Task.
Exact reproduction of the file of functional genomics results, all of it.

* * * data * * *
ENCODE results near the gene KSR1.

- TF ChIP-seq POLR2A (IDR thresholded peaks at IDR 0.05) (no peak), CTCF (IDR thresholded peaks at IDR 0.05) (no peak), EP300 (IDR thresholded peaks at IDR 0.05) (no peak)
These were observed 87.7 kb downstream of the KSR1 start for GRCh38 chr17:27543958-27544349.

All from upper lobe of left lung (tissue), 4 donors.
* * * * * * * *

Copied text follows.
ENCODE results near the gene KSR1.

- TF ChIP-seq POLR2A (IDR thresholded peaks at IDR 0.05) (no peak), CTCF (IDR thresholded peaks at IDR 0.05) (no peak), EP300 (IDR thresholded peaks at IDR 0.05) (no peak)
These were observed 87.7 kb downstream of the KSR1 start for GRCh38 chr17:27543958-27544349.

All from upper lobe of left lung (tissue), 4 donors.